News, Insights and Stories from the Australian and New Zealand tech ecosystem.

Why you Should Never Listen to Anything I Say …

 

It’s interesting the way some people get their panties in a twist over the most random of things.

Some dude lost his shit recently over my “don’t do coffee” rule. He was all like,

“My company turns over a million dollars a month and we do coffee and it’s very successful for us and you’re wrong!”

And I was all like – dude, if it’s working for you, sweet. Keep doing that.

You see, everything I write on social media, in my blog, on various columns I pen around the place, I write specifically to my target market. And my target market are solo entrepreneurs who are a little left of centre. Typically in a service industry, selling B2B and turning over less than $100,000.

My advice isn’t meant to be a blanket cure-all for every single person who runs a business – because I’m only interested in talking to my niche … who, typically, aren’t making enough money because they’re a little bit afraid of making sales and so go out to coffee in the hope the coffee will do the closing for them and they’ll never have to ask for the order.

These guys need to stop doing coffee.

If, however, you’re doing hundred thousand dollar deals over coffee and it’s working for you – I clearly don’t think you should stop doing that.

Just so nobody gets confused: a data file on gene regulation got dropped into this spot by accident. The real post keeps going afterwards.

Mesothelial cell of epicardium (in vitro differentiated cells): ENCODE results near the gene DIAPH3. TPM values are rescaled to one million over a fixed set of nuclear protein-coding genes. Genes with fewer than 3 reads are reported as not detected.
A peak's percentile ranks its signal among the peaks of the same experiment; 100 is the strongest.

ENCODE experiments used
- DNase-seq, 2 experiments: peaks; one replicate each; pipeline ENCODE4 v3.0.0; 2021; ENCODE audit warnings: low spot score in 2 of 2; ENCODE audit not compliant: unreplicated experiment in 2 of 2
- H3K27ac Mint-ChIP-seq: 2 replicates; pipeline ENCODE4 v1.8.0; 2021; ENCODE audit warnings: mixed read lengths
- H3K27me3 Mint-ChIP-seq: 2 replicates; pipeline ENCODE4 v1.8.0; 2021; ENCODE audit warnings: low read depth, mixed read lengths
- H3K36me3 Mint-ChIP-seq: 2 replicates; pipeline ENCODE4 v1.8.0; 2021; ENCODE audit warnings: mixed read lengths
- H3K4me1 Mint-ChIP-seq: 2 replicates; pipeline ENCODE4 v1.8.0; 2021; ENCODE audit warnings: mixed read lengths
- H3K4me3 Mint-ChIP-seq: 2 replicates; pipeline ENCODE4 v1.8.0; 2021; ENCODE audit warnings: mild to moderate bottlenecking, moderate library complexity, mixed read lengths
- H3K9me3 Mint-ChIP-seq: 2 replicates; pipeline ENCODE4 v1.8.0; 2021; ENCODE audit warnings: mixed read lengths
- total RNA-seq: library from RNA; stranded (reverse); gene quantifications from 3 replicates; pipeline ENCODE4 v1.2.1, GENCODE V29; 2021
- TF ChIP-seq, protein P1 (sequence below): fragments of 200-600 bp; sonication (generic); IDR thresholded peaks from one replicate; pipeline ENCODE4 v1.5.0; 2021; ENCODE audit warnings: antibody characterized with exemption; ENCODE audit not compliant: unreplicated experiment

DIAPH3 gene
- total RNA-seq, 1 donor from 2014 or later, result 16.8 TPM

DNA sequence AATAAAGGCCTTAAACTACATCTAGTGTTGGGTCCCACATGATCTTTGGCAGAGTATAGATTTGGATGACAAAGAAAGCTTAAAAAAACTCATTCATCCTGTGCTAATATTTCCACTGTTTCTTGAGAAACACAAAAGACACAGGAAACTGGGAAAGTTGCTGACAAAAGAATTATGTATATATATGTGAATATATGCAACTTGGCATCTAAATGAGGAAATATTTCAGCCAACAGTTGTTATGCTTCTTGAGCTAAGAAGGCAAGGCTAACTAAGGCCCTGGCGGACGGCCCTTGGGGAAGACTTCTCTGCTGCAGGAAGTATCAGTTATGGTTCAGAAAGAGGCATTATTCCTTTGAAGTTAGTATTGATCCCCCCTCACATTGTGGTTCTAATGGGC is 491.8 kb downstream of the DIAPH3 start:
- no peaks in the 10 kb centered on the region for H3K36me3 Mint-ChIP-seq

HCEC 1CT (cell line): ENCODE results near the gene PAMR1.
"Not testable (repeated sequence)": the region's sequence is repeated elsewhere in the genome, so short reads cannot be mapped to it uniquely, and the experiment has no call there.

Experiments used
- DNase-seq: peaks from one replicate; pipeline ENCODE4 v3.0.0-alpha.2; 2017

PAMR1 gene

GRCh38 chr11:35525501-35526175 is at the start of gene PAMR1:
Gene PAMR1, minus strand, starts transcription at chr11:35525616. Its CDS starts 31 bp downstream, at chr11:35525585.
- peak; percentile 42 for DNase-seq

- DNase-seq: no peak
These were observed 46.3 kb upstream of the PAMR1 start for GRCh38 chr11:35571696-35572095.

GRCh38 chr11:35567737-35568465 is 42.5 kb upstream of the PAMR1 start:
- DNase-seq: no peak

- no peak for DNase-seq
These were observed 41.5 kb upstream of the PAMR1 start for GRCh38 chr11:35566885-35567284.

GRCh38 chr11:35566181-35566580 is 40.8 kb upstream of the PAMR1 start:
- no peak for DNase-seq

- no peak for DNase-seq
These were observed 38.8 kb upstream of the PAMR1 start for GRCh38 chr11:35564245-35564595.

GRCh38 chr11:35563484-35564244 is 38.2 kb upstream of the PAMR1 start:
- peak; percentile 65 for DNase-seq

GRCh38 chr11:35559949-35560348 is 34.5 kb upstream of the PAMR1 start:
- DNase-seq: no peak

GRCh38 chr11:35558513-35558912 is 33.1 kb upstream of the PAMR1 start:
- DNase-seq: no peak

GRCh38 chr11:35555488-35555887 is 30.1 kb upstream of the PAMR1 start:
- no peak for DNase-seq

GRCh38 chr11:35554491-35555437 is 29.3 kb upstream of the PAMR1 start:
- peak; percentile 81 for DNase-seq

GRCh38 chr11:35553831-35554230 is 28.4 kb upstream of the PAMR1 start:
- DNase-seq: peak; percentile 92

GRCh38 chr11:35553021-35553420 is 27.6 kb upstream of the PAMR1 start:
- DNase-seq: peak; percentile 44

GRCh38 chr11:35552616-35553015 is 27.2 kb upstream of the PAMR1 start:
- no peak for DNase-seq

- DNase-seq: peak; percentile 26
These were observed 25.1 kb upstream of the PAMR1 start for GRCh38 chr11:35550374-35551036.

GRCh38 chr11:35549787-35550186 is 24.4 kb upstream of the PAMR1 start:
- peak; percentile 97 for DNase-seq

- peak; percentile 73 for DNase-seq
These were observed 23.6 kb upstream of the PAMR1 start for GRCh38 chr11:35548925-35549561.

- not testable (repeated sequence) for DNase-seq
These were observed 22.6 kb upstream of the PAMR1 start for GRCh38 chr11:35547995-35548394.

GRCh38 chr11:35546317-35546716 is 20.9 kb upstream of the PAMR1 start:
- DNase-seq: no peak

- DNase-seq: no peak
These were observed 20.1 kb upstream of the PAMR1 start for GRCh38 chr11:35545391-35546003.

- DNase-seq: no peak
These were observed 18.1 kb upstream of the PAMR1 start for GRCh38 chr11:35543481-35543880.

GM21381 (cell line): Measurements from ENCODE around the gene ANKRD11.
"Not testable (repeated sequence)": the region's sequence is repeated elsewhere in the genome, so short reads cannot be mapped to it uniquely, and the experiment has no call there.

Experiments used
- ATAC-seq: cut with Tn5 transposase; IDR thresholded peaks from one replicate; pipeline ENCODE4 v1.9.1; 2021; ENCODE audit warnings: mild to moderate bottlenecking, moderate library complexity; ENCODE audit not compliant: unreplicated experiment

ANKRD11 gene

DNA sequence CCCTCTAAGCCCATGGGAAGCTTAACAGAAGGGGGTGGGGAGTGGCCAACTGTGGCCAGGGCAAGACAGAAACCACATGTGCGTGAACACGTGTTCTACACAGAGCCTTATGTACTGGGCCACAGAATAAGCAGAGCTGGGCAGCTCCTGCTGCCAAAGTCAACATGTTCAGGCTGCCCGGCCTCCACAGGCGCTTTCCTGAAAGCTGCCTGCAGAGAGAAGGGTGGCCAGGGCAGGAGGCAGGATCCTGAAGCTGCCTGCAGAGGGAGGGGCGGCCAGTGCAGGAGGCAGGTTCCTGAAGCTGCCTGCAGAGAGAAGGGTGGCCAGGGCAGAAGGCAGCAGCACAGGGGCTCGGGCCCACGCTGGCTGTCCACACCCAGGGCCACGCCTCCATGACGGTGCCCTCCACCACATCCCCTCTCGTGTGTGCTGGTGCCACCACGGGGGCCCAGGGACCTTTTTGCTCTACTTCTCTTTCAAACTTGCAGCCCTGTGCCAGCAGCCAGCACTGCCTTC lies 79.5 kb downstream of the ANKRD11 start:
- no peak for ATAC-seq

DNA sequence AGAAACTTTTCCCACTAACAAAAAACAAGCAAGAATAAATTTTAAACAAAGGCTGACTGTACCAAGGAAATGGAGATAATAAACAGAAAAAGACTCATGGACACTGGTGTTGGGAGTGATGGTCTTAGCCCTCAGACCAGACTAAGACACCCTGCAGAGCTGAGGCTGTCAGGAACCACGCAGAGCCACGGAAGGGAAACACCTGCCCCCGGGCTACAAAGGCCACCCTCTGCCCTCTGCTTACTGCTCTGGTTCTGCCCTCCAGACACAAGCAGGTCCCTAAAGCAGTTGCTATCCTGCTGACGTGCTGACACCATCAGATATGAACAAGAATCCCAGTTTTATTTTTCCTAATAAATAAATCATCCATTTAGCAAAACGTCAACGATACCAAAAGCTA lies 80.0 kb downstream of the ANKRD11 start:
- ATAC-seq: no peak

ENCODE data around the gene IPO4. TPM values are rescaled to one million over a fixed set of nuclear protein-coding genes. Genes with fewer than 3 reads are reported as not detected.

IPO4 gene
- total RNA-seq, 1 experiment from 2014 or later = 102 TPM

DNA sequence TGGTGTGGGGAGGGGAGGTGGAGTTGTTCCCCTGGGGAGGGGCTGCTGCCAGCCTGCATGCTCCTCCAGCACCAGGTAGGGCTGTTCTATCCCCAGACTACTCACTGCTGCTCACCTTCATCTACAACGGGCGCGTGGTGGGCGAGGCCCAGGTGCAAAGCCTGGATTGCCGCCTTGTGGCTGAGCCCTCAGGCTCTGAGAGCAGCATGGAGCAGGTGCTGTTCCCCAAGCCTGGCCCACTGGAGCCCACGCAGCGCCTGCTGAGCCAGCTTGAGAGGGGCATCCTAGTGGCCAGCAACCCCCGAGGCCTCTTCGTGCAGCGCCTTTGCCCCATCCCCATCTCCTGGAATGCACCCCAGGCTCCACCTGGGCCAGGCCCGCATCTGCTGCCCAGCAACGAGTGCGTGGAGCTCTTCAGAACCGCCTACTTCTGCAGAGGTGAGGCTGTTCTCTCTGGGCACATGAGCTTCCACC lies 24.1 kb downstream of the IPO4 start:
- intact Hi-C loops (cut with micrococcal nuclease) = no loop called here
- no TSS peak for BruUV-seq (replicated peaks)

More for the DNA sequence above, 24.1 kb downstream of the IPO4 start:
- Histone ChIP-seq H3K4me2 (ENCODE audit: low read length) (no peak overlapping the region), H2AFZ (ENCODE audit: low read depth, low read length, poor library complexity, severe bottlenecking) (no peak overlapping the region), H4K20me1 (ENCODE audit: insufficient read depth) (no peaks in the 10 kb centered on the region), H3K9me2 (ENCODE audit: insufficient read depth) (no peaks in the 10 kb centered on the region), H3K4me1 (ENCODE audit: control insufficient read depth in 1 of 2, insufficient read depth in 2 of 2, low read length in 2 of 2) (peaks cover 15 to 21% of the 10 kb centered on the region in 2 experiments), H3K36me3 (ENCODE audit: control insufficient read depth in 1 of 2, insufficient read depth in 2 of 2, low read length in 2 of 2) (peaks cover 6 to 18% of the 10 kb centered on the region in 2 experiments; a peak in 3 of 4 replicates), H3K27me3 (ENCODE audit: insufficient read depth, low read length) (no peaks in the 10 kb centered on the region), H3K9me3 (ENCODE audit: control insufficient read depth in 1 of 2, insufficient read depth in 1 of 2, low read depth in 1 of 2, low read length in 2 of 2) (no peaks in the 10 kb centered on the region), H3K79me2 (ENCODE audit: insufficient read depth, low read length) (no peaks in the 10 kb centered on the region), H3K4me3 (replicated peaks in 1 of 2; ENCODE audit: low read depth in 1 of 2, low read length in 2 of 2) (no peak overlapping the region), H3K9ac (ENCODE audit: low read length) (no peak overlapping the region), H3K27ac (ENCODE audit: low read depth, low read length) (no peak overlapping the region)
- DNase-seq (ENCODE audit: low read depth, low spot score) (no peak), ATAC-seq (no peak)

This may come as news to you, but you’re not actually obliged to do what random people on Facebook say you should do. No need to get freaked out over it – do it if you want, don’t do it if you don’t.

I dispense the advice my target market needs – I wonder why it upsets some people? Are they just desperate to prove they know “better” than me? Or are they afraid I’m right?

At the end of the day, whether I or anyone else gives you advice, you always have to follow the Law of the Buddha –

“Do not believe in anything simply because you have heard it. Do not believe in anything simply because it is spoken and rumored by many. Do not believe in anything simply because it is found written in your religious books. Do not believe in anything merely on the authority of your teachers and elders. Do not believe in traditions because they have been handed down for many generations. But after observation and analysis, when you find that anything agrees with reason and is conducive to the good and benefit of one and all, then accept it and live up to it.”

Good old Buddha. He totally knew his shit.

And he, by the way, didn’t do coffee with anyone. Ever.





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